The mega-plexes are having their obvious problems these days, what with declining audiences, a blockbuster deficit, and new technologies.

At the same time, art houses are facing competition as indie products are gaining wider distribution — in Blockbuster, no less!

Is there anything that provokes wild or even moderate optimistism about your industry?

What keeps me going is that certain films cannot be contained by the space in front of a TV set. They require a crowd and a huge screen; they are social events. They are even more exciting if the audience is appreciative and respectful of film viewing, and choose to see movies brought to them by a sensitive, intelligent local company rather than served up in a faceless commodity theatre in the suburbs.

Have you learned anything at all from the marketing of Hollywood films?

Hollywood films also benefit from being turned into special events in our theatres. We play most of the Hollywood product in a gorgeous three-story theatre located in downtown Columbus. Families live far away and they need to have extra reasons to bring the kids to the movies downtown. So we built an award-winning (Showest marketing award) Chocolate Room for Charlie and the Chocolate Factory, and created a Cars Cruiserama for the current hit animated Pixar film. Both events involved dedicated local companies who donated their talents and products to help us promote a great movie to families.


I also learned that Hollywood is addicted to sequels and needs to be much more creative in selecting film projects.

Is indie popcorn different than big studio popcorn?

Definitely yes at Drexel Theatres. You can enjoy it with a specialty martini or a Guinness!

Is there a local, informal league of vaguely counter-cultural businesses — the indie bookstore and coffee house, the local art galleries and boutiques — who try and create a dynamic business ecosystem?

Columbus needs to work harder on this. We’re behind most cities in creating an organized network of independents serving a special audience with products and services. Most independent businesses here are far too busy just trying to survive in a big box commercial mentality market. We don’t spend enough time working on the big picture.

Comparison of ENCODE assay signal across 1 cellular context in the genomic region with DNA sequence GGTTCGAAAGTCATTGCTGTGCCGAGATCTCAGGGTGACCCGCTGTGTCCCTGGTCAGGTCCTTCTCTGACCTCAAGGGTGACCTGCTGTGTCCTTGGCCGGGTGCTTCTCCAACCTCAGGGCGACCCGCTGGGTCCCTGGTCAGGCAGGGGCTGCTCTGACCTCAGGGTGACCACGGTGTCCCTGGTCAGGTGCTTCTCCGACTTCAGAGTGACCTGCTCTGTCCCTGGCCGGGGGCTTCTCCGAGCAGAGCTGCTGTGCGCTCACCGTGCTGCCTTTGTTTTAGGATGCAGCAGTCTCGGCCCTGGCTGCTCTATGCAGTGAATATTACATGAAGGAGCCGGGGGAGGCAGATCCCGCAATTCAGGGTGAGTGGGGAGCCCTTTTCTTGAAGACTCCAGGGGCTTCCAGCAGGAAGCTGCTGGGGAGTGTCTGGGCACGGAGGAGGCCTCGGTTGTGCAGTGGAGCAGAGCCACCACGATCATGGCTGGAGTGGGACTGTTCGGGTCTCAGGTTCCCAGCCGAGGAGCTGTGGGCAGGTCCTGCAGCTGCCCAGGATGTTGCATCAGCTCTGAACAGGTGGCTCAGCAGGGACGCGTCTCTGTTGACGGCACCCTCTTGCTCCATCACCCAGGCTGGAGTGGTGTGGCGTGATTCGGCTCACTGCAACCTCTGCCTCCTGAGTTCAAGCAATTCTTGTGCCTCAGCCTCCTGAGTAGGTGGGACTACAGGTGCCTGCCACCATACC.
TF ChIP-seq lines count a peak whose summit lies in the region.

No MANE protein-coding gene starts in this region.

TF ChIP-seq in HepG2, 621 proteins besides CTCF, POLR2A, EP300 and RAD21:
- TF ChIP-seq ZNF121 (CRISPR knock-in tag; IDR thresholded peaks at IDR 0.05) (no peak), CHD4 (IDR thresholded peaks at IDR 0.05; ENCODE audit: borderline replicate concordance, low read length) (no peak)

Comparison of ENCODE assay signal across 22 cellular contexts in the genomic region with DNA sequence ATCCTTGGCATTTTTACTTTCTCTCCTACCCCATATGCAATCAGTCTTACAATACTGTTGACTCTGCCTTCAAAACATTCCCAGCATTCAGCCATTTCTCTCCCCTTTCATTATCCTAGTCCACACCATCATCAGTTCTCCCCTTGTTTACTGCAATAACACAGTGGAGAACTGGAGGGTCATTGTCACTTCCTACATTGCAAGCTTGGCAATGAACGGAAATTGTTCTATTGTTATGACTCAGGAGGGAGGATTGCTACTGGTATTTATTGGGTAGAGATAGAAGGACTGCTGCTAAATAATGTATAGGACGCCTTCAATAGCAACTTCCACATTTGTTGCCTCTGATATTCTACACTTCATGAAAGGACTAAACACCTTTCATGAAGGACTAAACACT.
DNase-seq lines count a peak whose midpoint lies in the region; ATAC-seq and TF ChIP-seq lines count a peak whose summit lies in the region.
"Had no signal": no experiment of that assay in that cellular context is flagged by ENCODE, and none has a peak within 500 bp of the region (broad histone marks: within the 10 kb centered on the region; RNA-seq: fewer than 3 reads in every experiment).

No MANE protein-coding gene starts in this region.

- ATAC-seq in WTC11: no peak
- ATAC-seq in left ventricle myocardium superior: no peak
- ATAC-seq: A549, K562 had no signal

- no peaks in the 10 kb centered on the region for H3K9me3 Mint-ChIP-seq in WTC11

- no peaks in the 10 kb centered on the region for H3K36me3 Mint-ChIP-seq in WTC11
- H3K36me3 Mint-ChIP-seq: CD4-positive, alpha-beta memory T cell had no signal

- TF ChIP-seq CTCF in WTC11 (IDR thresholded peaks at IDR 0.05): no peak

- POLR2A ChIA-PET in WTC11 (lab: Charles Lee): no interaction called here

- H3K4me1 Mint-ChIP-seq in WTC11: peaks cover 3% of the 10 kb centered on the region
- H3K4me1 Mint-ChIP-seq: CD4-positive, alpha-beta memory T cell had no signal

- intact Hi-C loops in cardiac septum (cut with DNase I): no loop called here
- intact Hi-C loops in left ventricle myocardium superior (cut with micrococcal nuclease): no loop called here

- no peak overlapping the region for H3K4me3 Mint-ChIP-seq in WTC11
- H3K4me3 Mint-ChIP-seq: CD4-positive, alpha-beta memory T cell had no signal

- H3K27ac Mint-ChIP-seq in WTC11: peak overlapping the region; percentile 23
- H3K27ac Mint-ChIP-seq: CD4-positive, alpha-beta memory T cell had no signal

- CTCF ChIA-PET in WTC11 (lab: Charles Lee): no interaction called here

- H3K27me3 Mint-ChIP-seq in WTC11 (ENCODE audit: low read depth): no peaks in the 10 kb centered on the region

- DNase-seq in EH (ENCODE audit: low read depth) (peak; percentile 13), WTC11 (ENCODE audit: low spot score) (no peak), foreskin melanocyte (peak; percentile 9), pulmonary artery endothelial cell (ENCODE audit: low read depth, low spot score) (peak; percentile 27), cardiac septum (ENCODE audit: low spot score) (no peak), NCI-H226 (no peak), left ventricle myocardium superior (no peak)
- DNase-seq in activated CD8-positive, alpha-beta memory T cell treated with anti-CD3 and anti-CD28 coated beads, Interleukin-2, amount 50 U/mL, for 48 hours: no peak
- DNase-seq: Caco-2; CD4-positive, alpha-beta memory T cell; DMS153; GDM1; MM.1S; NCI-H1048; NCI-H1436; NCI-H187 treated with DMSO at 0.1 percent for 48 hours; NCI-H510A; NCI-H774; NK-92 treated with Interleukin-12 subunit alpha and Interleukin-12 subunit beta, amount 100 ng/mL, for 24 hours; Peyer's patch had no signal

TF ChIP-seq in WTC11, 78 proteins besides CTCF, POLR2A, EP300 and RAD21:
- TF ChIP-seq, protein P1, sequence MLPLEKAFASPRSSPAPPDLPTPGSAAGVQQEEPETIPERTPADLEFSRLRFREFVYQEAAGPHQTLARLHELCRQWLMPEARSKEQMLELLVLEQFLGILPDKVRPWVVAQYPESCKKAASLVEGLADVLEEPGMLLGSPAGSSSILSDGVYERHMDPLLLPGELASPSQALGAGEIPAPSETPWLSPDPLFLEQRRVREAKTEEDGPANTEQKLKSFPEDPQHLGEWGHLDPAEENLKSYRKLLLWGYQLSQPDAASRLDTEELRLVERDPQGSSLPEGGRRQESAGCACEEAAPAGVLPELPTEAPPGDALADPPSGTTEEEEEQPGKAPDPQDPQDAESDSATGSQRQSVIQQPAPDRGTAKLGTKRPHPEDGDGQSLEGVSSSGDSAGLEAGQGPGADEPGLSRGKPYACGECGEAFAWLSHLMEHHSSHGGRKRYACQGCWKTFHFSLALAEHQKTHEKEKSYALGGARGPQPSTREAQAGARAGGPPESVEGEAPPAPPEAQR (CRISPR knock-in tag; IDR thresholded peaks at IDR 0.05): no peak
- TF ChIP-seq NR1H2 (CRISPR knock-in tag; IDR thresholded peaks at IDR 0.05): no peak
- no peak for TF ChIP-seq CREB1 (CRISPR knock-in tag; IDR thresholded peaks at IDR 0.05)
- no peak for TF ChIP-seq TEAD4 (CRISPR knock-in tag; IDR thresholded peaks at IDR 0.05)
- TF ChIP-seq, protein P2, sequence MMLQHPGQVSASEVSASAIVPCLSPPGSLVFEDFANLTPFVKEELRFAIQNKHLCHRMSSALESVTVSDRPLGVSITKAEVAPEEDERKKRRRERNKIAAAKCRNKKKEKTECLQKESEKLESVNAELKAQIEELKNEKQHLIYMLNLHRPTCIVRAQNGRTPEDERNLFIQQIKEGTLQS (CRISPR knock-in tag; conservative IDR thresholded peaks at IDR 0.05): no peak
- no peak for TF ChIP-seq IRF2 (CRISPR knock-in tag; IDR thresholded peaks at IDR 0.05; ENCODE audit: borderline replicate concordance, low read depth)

What are your growth and expansion plans?


We’re not very interested in getting much bigger. Instead, we’re looking for ways to improve our quality. We have a plan to energize everything we do and give our patrons an even better experience when they visit our theatres.

Are you encouraged by the quality of indie films today versus five years ago?

Five to ten years ago with fewer independent distributors (truly independent) and Art Theatres, and with fewer movie screens per capita, the cream really rose to the top. Fewer films, the best ones, made it into distribution, and those that did were recognized by a large audience. Now with many more films breaking out and many more screens on which to view them, there appears to be a deterioration of the quality of independent films over all. The truth is that the spectacular ones are still being made, but they share the audience with films that are not as good. What would have been an indie film then probably is a limited release commercial/art film now.

What’s the most surprising success you’ve had?

The biggest surprise to me and my wife is that we’ve actually owned and operated our own business for 25 years. While particular films come and go, we have been given the gift of making Columbus audiences happy for a quarter of a century.

Maybe you know the answer to this; I’ve been asking everybody: why did the Arab guy kill himself at the end of “Cache”?


I’ve been asking the same question of everyone I talk to.


About the author

Adam is a brand strategist--he runs Hanft Projects, a NYC-based firm--and is a frequently-published marketing authority and cultural critic. He sits on the Board of Scotts Miracle-Gro, and has consulted for companies that include Microsoft, McKinsey, Fidelity and, as well as many early and mid-stage digital companies